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Old 01-03-2020, 11:01 AM   #1
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Shared duct for 2 bathroom fans ?


Happy New Year to all. I'm new here and looking for some great advice
I 'm updating 2 side-by-side 5'x9' bathrooms and they don't have fans. The tub and shower are either side of the shared 5' wide wall. I don't like ducting fans through the roof - Canada winters can be so cold - so I put in a dropped ceiling each side and made this wall deeper to allow ducting to go down to a laundry room below which also has a dropped ceiling.

Originally I wanted an inline fan there, removing air from both rooms but with dampers & control over which room is being cleared.


I'm taking a second look at this plan (mainly because of cost) and wonder if 2 Panasonic fans will be a better option. It's the "how to exit the air" part that I need help with please.

These fans are 4" duct, 80-100 CFM with LED lights. I'd connect individual 4" ducting in the ceiling and down the wall for each fan - then use a Y and 6" run to exit the house. Each run involves 2 x 90 elbows. Will this arrangement minimize air being pushed into the fan that's not running? They have back-draft dampers. There's also that mysterious factor called static pressure that's lurking around eh?....Looking forward to expert comments.
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Old 01-03-2020, 12:52 PM   #2
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Re: Shared duct for 2 bathroom fans ?


You will be slowing the air in the 6" duct and may end up with ice around the exit flapper.

I would run them both all the way out.
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Old 01-03-2020, 06:47 PM   #3
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Re: Shared duct for 2 bathroom fans ?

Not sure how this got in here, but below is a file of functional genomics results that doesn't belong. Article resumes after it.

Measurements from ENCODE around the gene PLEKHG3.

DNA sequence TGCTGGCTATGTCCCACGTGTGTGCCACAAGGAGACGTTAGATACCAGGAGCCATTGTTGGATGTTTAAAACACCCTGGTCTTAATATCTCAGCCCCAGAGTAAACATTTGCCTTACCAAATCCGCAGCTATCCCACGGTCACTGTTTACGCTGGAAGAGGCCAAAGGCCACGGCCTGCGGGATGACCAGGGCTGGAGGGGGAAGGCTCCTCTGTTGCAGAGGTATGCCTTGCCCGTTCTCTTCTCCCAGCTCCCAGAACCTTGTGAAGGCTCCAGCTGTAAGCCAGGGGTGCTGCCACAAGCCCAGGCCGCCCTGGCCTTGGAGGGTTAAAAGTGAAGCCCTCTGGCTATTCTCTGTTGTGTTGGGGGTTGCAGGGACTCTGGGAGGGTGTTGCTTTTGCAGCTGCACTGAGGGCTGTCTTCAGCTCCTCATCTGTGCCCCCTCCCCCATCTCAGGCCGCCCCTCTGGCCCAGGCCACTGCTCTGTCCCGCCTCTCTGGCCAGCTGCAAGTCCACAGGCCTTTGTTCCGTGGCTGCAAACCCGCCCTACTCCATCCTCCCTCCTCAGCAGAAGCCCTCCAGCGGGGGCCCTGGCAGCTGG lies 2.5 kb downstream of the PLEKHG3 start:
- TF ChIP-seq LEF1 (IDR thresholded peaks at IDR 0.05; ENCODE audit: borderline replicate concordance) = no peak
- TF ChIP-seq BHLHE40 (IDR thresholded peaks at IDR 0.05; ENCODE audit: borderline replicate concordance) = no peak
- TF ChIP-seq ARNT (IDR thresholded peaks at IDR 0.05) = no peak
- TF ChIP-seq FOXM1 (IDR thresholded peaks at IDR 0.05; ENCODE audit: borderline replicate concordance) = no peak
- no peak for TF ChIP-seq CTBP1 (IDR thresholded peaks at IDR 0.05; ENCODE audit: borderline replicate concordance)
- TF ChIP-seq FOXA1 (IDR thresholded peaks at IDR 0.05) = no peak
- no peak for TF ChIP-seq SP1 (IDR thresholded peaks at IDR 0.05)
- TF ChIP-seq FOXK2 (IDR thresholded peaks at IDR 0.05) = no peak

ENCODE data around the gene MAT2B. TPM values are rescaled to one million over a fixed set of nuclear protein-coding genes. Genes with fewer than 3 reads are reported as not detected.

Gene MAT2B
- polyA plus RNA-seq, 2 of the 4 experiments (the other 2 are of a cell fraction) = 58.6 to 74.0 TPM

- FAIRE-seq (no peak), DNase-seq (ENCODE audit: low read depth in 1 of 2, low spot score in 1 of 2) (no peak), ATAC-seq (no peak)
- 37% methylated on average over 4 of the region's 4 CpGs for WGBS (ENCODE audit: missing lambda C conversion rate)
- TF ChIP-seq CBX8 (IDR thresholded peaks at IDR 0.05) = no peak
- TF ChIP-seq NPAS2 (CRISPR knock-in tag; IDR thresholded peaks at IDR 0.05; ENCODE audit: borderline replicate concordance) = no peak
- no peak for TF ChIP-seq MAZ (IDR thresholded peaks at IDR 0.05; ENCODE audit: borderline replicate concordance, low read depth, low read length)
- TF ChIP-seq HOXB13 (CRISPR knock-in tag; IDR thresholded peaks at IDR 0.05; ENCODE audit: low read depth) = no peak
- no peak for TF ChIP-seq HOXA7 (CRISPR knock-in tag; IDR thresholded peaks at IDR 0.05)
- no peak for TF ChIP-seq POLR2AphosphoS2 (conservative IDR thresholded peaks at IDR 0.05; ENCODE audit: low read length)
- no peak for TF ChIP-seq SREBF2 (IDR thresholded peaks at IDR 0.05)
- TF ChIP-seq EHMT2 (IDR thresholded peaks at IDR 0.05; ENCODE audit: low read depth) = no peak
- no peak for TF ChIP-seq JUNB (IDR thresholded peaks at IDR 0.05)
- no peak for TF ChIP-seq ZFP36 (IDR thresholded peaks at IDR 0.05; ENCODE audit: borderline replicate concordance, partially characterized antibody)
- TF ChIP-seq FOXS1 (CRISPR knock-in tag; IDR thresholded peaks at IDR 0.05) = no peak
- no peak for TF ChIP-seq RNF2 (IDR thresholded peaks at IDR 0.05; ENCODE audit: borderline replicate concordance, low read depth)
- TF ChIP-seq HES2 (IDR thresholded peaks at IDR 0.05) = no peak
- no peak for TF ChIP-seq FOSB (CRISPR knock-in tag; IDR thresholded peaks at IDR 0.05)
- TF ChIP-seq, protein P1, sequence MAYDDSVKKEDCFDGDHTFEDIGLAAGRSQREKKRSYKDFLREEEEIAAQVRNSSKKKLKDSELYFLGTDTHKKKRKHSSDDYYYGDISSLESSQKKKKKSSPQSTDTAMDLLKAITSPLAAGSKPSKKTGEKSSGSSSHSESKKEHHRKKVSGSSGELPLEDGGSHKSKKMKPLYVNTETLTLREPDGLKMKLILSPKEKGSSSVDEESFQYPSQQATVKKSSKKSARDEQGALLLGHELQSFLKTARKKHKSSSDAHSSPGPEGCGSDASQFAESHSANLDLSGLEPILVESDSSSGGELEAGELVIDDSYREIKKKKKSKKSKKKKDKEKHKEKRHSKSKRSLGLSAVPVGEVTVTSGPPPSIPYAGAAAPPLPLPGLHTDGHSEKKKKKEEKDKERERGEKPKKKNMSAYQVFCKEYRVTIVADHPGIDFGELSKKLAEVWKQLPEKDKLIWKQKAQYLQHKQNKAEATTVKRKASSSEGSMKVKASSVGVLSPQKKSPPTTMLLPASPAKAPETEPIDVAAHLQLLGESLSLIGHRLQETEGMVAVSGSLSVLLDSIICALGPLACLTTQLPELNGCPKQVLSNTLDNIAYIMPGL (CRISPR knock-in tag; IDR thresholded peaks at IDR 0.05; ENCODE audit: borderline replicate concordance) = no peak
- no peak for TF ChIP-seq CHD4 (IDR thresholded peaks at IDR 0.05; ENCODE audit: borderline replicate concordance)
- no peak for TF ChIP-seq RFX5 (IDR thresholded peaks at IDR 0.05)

Thanks for the suggestion. I was hoping to enlist the help of someone in the HVAC business because I'm sure using dampers in the right places is an important factor.
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Old 01-06-2020, 09:51 AM   #4
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Re: Shared duct for 2 bathroom fans ?


Do you also have the vent in the bathroom? How you planning on getting rid of humidity ?
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Old 01-06-2020, 10:08 AM   #5
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Re: Shared duct for 2 bathroom fans ?


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Originally Posted by EMRYS View Post
Thanks for the suggestion. I was hoping to enlist the help of someone in the HVAC business because I'm sure using dampers in the right places is an important factor.
You could wire then together so they both run at the same time from either switch.
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Old 01-06-2020, 11:06 AM   #6
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Re: Shared duct for 2 bathroom fans ?


Hi Coolair - Sorry if my 1st posting isn't clear to you. I AM adding bathroom venting in both rooms but it doesn't go up through the roof but down 1 level then out. The original plan is using one INLINE fan (installed below the bathrooms) which draws air from grilles in both rooms. Their individual ducts connect to a Y before the inline fan. Dampers would control which room is being vented. The only quote I got was over $2000 !! and I know the fan only costs $440 tops.

My back-up plan is installing 2 regular fans with 4" ducting. These ducts take the air down to a Y fitting. My concern/question is what size duct to use after the Y ? Both fans have back-draft dampers. Does changing to a 6" duct after the Y help bathroom A's fan work efficiently and reduce the pressure on fan B's damper - and vise-versa ?
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Old 01-07-2020, 09:47 AM   #7
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Re: Shared duct for 2 bathroom fans ?


the duct size should be consistent In my opinion. If you change the size of the ducts it will work vice versa as you are expecting.
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Old 01-07-2020, 11:14 AM   #8